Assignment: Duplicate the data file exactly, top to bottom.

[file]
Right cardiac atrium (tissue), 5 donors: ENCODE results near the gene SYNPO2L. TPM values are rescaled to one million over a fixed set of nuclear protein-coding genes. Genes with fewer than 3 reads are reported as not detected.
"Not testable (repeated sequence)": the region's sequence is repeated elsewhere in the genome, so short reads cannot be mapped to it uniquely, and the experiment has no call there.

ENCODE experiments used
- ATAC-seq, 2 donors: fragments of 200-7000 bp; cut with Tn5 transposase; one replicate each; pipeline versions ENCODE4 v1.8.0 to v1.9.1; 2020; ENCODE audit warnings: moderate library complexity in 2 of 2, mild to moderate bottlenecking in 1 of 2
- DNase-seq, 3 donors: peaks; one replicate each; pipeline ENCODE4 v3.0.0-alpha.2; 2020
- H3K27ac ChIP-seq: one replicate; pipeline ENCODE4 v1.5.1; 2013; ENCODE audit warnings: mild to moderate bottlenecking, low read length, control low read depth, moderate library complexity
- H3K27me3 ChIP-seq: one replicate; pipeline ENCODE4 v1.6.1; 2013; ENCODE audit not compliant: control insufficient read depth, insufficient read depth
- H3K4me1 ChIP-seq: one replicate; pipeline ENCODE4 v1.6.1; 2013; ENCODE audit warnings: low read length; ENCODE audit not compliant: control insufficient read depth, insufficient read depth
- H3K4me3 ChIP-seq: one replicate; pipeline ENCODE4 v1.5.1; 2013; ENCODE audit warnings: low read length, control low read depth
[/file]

Right cardiac atrium (tissue), 5 donors: ENCODE results near the gene SYNPO2L. TPM values are rescaled to one million over a fixed set of nuclear protein-coding genes. Genes with fewer than 3 reads are reported as not detected.
"Not testable (repeated sequence)": the region's sequence is repeated elsewhere in the genome, so short reads cannot be mapped to it uniquely, and the experiment has no call there.

ENCODE experiments used
- ATAC-seq, 2 donors: fragments of 200-7000 bp; cut with Tn5 transposase; one replicate each; pipeline versions ENCODE4 v1.8.0 to v1.9.1; 2020; ENCODE audit warnings: moderate library complexity in 2 of 2, mild to moderate bottlenecking in 1 of 2
- DNase-seq, 3 donors: peaks; one replicate each; pipeline ENCODE4 v3.0.0-alpha.2; 2020
- H3K27ac ChIP-seq: one replicate; pipeline ENCODE4 v1.5.1; 2013; ENCODE audit warnings: mild to moderate bottlenecking, low read length, control low read depth, moderate library complexity
- H3K27me3 ChIP-seq: one replicate; pipeline ENCODE4 v1.6.1; 2013; ENCODE audit not compliant: control insufficient read depth, insufficient read depth
- H3K4me1 ChIP-seq: one replicate; pipeline ENCODE4 v1.6.1; 2013; ENCODE audit warnings: low read length; ENCODE audit not compliant: control insufficient read depth, insufficient read depth
- H3K4me3 ChIP-seq: one replicate; pipeline ENCODE4 v1.5.1; 2013; ENCODE audit warnings: low read length, control low read depth